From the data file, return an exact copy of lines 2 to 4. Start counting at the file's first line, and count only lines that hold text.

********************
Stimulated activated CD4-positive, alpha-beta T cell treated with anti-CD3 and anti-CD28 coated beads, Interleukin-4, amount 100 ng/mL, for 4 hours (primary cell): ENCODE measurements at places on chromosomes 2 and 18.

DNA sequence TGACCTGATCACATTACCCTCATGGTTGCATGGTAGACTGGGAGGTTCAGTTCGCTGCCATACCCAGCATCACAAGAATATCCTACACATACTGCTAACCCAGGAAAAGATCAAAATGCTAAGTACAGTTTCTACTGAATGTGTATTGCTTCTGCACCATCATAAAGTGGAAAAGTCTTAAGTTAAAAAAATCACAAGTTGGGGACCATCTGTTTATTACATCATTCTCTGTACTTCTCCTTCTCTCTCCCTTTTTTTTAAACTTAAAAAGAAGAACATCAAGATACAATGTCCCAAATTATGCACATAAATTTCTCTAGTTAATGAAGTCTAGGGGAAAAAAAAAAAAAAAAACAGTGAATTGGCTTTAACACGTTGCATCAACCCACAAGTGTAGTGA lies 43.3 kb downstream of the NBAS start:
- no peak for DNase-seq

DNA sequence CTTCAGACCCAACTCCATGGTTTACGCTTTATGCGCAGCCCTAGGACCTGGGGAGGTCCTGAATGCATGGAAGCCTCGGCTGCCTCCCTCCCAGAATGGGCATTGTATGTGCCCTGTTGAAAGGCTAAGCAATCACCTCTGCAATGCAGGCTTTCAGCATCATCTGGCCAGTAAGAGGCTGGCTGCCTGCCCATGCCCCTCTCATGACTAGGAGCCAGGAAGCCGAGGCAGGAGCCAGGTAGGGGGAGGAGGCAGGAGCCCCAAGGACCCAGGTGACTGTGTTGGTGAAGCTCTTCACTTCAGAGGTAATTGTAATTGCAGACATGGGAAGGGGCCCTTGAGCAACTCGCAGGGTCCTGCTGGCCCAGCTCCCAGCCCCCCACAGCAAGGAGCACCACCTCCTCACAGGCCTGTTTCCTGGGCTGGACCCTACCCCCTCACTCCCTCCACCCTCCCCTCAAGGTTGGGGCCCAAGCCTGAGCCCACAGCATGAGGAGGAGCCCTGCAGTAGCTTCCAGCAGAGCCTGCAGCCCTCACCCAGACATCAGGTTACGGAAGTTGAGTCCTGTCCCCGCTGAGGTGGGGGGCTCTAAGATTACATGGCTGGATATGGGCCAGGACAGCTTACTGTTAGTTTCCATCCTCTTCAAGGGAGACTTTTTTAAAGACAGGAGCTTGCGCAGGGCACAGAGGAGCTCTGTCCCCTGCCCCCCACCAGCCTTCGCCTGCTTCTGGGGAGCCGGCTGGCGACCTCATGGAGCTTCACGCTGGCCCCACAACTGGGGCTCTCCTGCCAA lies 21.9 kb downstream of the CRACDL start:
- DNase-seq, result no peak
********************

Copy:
DNA sequence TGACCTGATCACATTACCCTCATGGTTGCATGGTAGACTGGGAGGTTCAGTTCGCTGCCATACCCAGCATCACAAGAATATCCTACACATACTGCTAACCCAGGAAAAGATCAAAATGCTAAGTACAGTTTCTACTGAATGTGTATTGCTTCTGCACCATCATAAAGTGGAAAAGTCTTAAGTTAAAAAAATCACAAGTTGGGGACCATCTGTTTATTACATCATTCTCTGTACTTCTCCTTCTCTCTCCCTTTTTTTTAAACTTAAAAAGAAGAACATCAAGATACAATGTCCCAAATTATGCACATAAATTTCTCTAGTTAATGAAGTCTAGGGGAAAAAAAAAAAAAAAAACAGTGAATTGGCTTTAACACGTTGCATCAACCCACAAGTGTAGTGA lies 43.3 kb downstream of the NBAS start:
- no peak for DNase-seq

DNA sequence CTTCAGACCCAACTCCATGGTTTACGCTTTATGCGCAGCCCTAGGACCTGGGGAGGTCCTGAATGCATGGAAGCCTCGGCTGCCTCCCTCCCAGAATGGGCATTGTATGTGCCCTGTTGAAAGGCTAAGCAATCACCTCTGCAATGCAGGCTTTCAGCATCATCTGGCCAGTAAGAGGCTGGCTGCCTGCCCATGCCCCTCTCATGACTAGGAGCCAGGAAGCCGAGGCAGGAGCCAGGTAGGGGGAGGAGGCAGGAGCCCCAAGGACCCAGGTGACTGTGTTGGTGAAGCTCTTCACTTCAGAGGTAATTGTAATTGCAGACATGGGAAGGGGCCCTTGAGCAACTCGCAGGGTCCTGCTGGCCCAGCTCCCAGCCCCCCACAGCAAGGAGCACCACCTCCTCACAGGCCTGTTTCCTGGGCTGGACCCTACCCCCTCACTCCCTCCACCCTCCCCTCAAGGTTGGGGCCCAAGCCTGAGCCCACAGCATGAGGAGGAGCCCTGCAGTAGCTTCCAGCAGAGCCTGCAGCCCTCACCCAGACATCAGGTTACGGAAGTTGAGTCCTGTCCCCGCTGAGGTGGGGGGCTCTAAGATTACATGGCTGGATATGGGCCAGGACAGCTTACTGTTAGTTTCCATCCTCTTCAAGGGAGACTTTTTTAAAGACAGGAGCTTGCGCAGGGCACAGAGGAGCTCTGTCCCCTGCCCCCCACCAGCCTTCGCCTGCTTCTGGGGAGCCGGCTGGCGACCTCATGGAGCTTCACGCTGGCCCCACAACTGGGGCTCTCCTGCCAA lies 21.9 kb downstream of the CRACDL start: